Best of Nebraska: Vote for Best Husker Kicker

In recent years, Nebraska's had a rather nice run of quality kickers, with some gamebreakers at both kicker and punter. The Huskers had five kickers play in the NFL in recent years, which says something about the recent success the Huskers have had at the position.  Oh, and we've got a couple of classic highlights courtesy of YouTube that'll make any Husker smile (and any Buffalo fan weep)...

We've added some candidates based on your feedback in the nomination thread.  So feel free to chime in and state your case better for your candidate below!

If you haven't voted for Best Offensive Lineman, please do so!

Kris Brown

Kris Brown had the distinction of being the placekicker during three of the greatest seasons in modern college football history. So it's not surprising that he put up great numbers...but let's not forget he was a pretty darn accurate kicker.  He successfully converted 125 extra points from November 16, 1996 to November 14, 1998.  During that period, he also kicked 17 straight field goals from September 20, 1997 to September 12, 1998.  All told, he converted 217 out of 222 extra points and 57 out of 77 field goal attempts in his Husker career.  The Pittsburgh Steelers drafted Brown in the 7th round of the 1999 Draft, and has played for the Houston Texans the last eight years of his NFL career.

Josh Brown

Josh Brown took over for Kris Brown in 1999, and Nebraska never really missed much of a beat.  He converted 186 of 190 extra points and 43 out of 60 field goals in his Husker career.  Husker fans will happily remember his game winning field goal in 2000 against Colorado.  (Love the reactions from former Buffs head coach Gary Barnett and defensive tackle Sean Jarne!)

After his Husker career ended, the Seattle Seahawks drafted him in the 7th round, and has hit 258 out of 259 extra points in his career with Seattle and the St. Louis Rams.  He also has something no other Husker kicker has on his resume... a touchdown pass.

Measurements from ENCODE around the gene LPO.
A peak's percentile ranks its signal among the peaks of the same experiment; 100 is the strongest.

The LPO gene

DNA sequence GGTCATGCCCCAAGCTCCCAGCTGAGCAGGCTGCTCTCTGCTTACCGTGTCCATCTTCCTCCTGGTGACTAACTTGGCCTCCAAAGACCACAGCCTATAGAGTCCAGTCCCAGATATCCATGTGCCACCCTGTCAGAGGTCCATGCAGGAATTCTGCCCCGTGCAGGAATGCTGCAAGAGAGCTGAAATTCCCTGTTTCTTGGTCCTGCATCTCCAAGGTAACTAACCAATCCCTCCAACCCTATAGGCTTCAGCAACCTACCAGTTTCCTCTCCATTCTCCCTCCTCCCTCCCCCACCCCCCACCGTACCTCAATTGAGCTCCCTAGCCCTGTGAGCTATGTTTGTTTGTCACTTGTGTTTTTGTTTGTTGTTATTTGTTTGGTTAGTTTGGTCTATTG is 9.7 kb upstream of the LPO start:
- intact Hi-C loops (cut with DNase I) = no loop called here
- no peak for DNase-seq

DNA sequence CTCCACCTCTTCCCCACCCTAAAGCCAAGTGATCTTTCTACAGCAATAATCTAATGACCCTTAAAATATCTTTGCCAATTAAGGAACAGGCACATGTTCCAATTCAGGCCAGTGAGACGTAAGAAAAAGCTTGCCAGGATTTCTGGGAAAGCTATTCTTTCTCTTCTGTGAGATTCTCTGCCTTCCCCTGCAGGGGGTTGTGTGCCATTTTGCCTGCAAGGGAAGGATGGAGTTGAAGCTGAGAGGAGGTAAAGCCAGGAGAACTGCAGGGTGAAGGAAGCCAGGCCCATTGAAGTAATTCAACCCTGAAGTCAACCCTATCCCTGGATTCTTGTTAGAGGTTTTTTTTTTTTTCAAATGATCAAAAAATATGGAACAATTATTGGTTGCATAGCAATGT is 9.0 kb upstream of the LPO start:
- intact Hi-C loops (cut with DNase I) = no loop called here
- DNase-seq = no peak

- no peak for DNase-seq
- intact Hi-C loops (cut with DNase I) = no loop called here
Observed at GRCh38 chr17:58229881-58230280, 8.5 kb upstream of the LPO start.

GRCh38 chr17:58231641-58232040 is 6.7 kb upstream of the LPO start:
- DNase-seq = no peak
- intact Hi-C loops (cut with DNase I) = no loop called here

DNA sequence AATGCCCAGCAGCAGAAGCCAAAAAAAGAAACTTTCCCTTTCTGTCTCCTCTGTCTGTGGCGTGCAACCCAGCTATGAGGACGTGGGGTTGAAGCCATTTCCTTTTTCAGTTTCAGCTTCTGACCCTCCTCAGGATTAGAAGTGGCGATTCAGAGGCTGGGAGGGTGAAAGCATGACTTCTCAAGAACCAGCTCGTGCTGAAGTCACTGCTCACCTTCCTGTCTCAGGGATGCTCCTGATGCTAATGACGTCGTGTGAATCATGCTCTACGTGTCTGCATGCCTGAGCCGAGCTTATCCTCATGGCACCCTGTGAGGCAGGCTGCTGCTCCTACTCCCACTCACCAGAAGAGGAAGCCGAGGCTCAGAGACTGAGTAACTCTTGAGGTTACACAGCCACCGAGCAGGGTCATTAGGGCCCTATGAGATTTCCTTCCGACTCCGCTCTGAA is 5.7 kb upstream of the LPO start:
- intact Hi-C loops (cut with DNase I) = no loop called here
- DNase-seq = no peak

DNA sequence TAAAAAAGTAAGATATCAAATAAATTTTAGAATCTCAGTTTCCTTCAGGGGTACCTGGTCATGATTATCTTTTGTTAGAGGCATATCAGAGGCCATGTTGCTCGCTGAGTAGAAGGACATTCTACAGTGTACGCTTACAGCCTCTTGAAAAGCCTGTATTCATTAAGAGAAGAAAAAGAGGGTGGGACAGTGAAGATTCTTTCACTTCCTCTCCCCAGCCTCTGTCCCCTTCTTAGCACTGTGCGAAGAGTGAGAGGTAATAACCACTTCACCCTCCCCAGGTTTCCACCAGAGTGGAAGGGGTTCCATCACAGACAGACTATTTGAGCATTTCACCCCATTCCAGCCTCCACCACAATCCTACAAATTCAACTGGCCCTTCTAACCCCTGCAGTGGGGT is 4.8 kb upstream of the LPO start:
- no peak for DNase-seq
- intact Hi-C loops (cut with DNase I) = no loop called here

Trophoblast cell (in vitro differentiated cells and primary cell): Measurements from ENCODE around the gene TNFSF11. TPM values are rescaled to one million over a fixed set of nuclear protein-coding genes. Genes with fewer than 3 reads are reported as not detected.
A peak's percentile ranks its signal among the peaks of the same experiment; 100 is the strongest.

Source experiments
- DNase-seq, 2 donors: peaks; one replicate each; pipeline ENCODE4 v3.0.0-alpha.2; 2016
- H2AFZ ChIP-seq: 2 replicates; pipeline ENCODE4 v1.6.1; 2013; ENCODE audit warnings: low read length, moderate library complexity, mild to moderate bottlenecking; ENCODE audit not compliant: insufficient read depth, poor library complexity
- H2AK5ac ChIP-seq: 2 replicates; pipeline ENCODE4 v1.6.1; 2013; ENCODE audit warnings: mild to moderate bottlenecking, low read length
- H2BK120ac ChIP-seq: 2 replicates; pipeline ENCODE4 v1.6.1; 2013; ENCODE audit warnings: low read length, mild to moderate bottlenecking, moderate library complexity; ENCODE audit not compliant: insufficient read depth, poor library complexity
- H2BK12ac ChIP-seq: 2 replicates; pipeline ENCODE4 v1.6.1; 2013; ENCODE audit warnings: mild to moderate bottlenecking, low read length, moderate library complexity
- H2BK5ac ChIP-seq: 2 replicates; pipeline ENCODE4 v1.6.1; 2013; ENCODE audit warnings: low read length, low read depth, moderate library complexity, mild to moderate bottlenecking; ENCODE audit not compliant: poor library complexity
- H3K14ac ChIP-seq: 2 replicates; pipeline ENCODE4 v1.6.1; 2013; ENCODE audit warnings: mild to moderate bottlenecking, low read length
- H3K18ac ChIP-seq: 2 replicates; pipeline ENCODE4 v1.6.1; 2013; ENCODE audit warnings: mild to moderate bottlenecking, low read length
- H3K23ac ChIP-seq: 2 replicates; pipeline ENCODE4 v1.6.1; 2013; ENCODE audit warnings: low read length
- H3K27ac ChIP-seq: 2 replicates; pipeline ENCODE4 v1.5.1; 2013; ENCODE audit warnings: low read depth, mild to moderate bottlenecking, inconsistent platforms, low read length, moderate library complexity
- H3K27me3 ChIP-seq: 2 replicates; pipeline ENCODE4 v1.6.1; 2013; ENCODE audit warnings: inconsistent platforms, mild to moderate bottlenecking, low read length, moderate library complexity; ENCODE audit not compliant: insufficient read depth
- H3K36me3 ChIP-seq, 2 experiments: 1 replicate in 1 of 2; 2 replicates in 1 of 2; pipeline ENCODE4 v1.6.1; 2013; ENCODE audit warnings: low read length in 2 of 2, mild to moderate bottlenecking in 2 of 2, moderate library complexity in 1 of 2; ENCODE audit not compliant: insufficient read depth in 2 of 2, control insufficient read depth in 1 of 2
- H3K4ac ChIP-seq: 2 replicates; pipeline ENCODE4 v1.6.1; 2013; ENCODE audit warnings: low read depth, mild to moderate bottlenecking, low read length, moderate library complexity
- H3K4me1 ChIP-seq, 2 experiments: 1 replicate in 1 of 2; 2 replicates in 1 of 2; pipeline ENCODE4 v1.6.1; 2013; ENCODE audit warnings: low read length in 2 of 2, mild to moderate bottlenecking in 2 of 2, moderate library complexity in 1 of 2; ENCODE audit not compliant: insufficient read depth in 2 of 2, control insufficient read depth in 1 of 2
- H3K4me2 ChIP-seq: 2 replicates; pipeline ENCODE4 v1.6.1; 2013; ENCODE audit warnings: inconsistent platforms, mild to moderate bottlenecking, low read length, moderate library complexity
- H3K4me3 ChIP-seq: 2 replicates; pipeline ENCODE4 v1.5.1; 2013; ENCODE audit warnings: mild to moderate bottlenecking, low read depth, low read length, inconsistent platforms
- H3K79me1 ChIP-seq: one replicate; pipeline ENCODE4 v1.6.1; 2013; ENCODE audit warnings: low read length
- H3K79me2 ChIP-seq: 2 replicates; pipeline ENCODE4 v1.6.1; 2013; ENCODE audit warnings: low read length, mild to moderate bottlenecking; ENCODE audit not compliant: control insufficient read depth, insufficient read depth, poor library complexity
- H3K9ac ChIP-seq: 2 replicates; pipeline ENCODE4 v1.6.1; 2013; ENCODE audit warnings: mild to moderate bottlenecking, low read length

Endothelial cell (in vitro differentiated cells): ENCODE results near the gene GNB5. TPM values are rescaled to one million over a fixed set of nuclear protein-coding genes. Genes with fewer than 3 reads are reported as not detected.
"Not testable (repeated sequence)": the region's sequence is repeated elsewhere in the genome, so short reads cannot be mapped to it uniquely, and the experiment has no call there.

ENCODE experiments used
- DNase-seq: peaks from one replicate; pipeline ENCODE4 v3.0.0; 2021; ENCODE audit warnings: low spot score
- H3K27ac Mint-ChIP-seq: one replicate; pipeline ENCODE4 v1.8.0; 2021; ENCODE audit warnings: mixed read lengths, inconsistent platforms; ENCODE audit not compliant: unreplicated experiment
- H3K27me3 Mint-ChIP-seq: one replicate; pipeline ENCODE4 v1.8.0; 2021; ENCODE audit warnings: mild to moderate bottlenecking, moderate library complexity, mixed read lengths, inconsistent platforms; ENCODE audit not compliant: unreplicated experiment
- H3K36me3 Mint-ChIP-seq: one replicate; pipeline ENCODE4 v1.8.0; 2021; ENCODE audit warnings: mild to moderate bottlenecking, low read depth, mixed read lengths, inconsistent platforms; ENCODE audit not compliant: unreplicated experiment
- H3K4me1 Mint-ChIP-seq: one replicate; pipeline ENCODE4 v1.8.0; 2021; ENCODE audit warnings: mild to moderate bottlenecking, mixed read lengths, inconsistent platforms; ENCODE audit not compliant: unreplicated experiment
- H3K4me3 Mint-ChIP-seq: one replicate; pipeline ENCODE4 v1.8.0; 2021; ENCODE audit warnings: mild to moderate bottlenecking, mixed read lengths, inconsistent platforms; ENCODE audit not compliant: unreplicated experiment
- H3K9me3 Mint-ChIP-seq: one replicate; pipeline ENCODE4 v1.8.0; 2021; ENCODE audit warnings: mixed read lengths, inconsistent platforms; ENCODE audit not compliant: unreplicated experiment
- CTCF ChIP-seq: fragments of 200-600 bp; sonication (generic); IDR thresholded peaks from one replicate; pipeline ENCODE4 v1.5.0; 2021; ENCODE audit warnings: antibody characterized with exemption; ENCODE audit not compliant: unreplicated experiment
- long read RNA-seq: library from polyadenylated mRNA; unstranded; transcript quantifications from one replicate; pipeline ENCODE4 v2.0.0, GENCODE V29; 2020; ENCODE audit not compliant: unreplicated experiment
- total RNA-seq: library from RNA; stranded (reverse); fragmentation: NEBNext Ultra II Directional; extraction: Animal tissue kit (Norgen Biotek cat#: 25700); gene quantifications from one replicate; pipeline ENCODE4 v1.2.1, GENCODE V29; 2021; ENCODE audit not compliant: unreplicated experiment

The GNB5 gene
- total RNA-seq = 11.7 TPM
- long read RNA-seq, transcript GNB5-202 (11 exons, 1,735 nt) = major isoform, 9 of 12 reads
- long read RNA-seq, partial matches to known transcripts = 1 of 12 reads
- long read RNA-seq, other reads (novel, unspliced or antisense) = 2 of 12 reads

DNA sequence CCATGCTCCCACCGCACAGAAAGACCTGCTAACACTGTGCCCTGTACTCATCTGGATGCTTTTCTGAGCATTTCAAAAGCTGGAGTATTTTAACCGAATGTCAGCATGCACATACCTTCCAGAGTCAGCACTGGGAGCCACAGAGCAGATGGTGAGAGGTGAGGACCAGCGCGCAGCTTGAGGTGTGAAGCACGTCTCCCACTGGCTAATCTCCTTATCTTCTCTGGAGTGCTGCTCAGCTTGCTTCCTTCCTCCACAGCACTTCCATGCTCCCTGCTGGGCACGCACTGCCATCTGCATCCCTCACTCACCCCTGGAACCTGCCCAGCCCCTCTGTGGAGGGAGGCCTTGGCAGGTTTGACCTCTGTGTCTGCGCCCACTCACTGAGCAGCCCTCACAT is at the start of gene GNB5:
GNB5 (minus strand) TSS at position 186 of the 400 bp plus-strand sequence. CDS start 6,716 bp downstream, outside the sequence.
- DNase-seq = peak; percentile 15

Alex Henery

His Husker career isn't over yet, but I think we've seen enough of Alex Henery to put him in consideration for this award. Last season, he bailed the Huskers offense out time and time again with field goals and coffin corner punts. He's been nearly automatic on extra points, hitting 139 out of 140 in his career.  He added punting duties last season, and put 30 out of 77 punts inside the 20 yard line, including some absolutely ridiculous punts that went out of bounds or were somehow downed inside the five yard line, helping tilt the field time and time again.  Like this 66 yarder against Kansas State.  (Apparently, this guy aimed his camera at his mirror to record his big screen...go figure...)

But of course, we can't forget that 57 yarder that saved the Huskers bacon against Colorado in 2008.

(Man, that video never gets old, does it?  All we need is a little Suh turning Cody Hawkins into a speed bump to go along with it...)

Kevin Seibel

I admit that Kevin Seibel is one of the first Husker kickers I remember, and mostly for his kickoffs, and how he routinely knocked them deep. I think he's the first Husker kicker I ever remember putting a kickoff through the uprights.  In 1980, he kicked two field goals that still remain on the top ten list of longest field goals, a 52 yarder at Colorado then a 50 yarder against Kansas State in Lincoln two weeks later.

Rich Sanger

Sadly, details on Sanger's career are buried deep in the archives. But he was the placekicker from 1971 through 1973, and has a 54 yard field goal to his credit (fifth longest all-time).  Kicking on a national championship squad has to count for something, doesn't it?

Paul Rogers

If we're going to list Sanger, we have to list Paul Rogers, who preceeded Sanger.  Rogers predated my fandom, but in my early years, I remember my parents wishing that Rogers was still eligible whenever Nebraska needed a clutch kick. Rogers has the distinction of kicking three 50+ yard field goals in his career, and still was atop the all-time longest field goal chart until Alex Henery's 57 yarder.  In the 1969 Sun Bowl, Rogers set a Husker bowl game record with 4 field goals.

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